Legal action will be able to be brought against public authorities by the child themselves, by another person or organisation with sufficient interest (in contrast to ECHR challenges which must be brought by the victim of the rights breach), and by the Children and Young People Commissioner or the Scottish Human Rights Commission which both receive new powers.

Creating a culture of proactive rights compliance

The Bill prioritises the creation of a rights culture by placing pro-active duties on Ministers and public authorities.

The Scottish Government must publish a ‘Children’s Rights Scheme’ to show how it is meeting UNCRC requirements and how they plan to progress children’s rights. Public authorities must report on what they are doing to meet UNCRC requirements.

Ministers must carry out children’s rights impact assessments for all new legislation and make a statement on the compatibility of any proposed laws with the UNCRC.

All legislation must be read and given effect in a way that is compatible with the incorporated UNCRC requirements, so far as it is possible to do so.

Maximalist incorporation – but within the limits of devolution

By directly reproducing UNCRC rights in an Act of the Scottish Parliament, the Bill takes a maximalist approach.

The rights will only be applicable in devolved areas of life, though this covers most public services impacting children such as health, education, social care and criminal justice. It cannot apply in areas reserved to the UK, notably immigration, asylum, citizenship and the armed forces. For this reason, UNCRC articles relating to those areas do not appear in the Bill.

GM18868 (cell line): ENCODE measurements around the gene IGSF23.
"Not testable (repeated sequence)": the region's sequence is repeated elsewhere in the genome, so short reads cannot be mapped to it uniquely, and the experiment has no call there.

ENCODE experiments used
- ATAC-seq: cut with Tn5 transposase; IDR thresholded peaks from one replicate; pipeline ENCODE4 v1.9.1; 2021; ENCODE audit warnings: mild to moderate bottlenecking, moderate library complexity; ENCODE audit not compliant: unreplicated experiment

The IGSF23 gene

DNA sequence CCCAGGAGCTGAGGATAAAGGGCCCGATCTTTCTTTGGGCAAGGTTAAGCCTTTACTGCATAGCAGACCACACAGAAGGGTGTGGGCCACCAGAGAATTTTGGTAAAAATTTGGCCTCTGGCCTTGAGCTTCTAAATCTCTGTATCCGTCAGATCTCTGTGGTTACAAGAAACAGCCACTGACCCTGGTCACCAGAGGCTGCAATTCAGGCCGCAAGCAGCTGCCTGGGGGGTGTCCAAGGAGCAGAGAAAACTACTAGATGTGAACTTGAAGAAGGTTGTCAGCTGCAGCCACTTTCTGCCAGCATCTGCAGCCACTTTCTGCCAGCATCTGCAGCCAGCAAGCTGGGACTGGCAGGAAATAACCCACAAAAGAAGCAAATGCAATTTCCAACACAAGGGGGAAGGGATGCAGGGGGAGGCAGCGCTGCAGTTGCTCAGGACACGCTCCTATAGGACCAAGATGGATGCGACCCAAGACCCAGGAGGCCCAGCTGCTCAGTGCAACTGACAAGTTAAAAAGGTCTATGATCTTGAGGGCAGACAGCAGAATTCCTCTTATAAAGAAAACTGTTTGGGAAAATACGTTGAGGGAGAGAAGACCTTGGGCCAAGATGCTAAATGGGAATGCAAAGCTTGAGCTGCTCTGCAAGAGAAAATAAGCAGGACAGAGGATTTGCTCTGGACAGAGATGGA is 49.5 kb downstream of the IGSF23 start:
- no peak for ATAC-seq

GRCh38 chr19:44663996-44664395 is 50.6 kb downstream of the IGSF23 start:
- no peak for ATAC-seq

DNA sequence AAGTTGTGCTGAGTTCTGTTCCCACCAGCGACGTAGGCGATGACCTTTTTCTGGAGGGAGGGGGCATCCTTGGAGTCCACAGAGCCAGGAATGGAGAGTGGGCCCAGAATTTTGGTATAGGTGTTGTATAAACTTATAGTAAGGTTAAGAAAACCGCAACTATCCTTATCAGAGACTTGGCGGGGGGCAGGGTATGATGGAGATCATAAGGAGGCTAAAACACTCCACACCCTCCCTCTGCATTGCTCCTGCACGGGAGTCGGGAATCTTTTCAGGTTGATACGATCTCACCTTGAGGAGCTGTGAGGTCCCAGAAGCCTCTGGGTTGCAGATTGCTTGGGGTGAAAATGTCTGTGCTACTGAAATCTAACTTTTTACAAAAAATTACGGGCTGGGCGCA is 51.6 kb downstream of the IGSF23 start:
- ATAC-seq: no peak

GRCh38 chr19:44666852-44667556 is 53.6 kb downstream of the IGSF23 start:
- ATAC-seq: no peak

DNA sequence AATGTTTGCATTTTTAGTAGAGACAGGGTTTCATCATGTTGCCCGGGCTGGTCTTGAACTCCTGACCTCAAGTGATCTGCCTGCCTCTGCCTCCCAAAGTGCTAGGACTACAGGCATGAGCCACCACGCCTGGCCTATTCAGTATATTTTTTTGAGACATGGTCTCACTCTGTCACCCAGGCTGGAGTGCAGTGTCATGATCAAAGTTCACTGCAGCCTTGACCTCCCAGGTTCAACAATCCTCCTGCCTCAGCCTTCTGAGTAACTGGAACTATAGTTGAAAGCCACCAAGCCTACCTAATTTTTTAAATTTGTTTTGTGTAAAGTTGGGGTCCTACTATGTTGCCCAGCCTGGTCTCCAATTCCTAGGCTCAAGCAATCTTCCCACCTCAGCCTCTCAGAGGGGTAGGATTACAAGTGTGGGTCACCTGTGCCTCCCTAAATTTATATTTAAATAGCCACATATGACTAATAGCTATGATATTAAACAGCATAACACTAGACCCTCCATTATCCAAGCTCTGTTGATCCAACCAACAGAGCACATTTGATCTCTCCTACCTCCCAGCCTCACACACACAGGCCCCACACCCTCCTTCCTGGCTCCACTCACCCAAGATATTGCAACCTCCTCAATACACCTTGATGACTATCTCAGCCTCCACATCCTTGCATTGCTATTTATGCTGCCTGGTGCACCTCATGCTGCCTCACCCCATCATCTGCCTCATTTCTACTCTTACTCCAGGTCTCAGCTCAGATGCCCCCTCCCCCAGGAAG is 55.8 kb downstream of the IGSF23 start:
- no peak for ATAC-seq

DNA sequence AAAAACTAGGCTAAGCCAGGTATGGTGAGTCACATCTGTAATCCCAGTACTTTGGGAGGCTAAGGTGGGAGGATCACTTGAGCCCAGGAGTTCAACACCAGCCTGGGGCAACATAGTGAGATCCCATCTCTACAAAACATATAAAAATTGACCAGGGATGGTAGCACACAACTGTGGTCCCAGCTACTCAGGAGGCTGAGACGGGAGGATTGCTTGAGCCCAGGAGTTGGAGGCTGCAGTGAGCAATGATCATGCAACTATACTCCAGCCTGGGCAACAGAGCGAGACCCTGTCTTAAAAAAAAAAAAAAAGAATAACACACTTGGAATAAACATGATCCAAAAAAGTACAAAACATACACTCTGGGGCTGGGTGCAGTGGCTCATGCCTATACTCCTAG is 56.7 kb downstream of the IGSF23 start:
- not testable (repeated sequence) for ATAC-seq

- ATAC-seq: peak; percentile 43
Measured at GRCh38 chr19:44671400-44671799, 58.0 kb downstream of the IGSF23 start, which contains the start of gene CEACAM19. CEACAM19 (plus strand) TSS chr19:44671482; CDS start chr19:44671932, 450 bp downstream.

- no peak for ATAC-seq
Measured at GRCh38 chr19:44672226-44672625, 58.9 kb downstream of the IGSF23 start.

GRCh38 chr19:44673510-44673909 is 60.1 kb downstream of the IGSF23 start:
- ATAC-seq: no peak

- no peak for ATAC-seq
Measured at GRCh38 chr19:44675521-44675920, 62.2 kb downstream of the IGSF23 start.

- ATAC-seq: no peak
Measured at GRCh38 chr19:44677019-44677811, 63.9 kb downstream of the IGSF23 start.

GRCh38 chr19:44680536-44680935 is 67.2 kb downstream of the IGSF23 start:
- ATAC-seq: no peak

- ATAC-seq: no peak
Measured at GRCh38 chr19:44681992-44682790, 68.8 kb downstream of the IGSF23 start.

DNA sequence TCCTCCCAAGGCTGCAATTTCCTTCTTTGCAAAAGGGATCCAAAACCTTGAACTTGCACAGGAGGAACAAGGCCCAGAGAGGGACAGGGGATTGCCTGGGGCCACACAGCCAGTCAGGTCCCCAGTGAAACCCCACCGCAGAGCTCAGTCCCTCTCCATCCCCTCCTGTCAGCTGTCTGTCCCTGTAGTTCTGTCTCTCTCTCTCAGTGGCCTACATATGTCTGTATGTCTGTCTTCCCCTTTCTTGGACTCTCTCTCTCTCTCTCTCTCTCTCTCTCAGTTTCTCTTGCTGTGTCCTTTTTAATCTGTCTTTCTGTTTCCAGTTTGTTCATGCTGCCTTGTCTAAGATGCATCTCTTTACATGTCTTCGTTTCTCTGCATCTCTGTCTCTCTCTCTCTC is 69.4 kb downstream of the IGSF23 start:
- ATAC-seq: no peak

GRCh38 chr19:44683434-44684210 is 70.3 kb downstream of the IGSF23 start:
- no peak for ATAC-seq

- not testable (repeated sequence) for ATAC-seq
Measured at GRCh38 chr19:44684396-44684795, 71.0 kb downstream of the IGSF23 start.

And while the Bill will bind all public authorities in Scotland, including the Scottish Government, Scottish courts and tribunals and public bodies, it cannot bind UK authorities.

Supreme Court challenge by UK Government

The Bill has been paused for now because the UK Government has challenged specific provisions of the Bill which it views as impinging on the power of the UK Parliament to make laws for Scotland. It has asked the Supreme Court to rule on whether the Scottish Parliament acted beyond its powers under the devolution settlement. The case will be heard on 28 and 29 June (see details here). If sections of the Bill are found in breach of the devolution settlement, the Bill will need to be amended before it can enter into force, but it is not expected to affect its main components.

Expectations for real change

Great anticipation and excitement has accompanied the passage of the UNCRC Bill. Knowledge of children’s rights is increasing and authorities are gearing up for their new legal duties.

As ever, implementation of this new law in practice will be key. It will be a really important new tool for improving children’s lives which we look forward to using.

Clan Childlaw is Scotland’s law centre for children and young people. We aim to protect and strengthen children’s rights and improve their lives. Our work to use the law and strategic litigation to advance children’s rights in Scotland has benefitted enormously from The Baring Foundation Strengthening Civil Society programme.